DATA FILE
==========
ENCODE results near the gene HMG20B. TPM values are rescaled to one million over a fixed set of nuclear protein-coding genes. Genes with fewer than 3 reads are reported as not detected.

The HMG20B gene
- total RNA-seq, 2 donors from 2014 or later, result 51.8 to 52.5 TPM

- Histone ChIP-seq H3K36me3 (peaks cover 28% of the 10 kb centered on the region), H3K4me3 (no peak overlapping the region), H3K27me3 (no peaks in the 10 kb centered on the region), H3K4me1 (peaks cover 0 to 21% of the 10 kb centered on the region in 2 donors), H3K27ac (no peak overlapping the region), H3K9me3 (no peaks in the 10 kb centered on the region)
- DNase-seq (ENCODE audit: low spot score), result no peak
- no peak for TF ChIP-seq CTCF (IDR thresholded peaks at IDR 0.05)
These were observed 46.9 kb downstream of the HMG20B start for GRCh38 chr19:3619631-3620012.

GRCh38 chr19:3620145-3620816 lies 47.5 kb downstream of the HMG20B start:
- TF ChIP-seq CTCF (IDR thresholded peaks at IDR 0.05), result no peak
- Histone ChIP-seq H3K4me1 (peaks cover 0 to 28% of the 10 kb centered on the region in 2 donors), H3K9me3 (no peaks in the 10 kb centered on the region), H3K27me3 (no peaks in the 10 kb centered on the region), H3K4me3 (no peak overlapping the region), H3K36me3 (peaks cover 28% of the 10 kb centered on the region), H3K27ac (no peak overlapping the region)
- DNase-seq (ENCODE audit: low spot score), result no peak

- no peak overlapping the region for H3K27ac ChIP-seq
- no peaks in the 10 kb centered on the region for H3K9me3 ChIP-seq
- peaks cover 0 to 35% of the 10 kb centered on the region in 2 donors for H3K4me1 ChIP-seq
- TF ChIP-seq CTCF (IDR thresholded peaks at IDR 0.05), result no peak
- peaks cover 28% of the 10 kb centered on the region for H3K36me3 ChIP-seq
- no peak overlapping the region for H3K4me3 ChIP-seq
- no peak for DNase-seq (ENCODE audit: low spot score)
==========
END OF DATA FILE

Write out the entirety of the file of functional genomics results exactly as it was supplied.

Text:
ENCODE results near the gene HMG20B. TPM values are rescaled to one million over a fixed set of nuclear protein-coding genes. Genes with fewer than 3 reads are reported as not detected.

The HMG20B gene
- total RNA-seq, 2 donors from 2014 or later, result 51.8 to 52.5 TPM

- Histone ChIP-seq H3K36me3 (peaks cover 28% of the 10 kb centered on the region), H3K4me3 (no peak overlapping the region), H3K27me3 (no peaks in the 10 kb centered on the region), H3K4me1 (peaks cover 0 to 21% of the 10 kb centered on the region in 2 donors), H3K27ac (no peak overlapping the region), H3K9me3 (no peaks in the 10 kb centered on the region)
- DNase-seq (ENCODE audit: low spot score), result no peak
- no peak for TF ChIP-seq CTCF (IDR thresholded peaks at IDR 0.05)
These were observed 46.9 kb downstream of the HMG20B start for GRCh38 chr19:3619631-3620012.

GRCh38 chr19:3620145-3620816 lies 47.5 kb downstream of the HMG20B start:
- TF ChIP-seq CTCF (IDR thresholded peaks at IDR 0.05), result no peak
- Histone ChIP-seq H3K4me1 (peaks cover 0 to 28% of the 10 kb centered on the region in 2 donors), H3K9me3 (no peaks in the 10 kb centered on the region), H3K27me3 (no peaks in the 10 kb centered on the region), H3K4me3 (no peak overlapping the region), H3K36me3 (peaks cover 28% of the 10 kb centered on the region), H3K27ac (no peak overlapping the region)
- DNase-seq (ENCODE audit: low spot score), result no peak

- no peak overlapping the region for H3K27ac ChIP-seq
- no peaks in the 10 kb centered on the region for H3K9me3 ChIP-seq
- peaks cover 0 to 35% of the 10 kb centered on the region in 2 donors for H3K4me1 ChIP-seq
- TF ChIP-seq CTCF (IDR thresholded peaks at IDR 0.05), result no peak
- peaks cover 28% of the 10 kb centered on the region for H3K36me3 ChIP-seq
- no peak overlapping the region for H3K4me3 ChIP-seq
- no peak for DNase-seq (ENCODE audit: low spot score)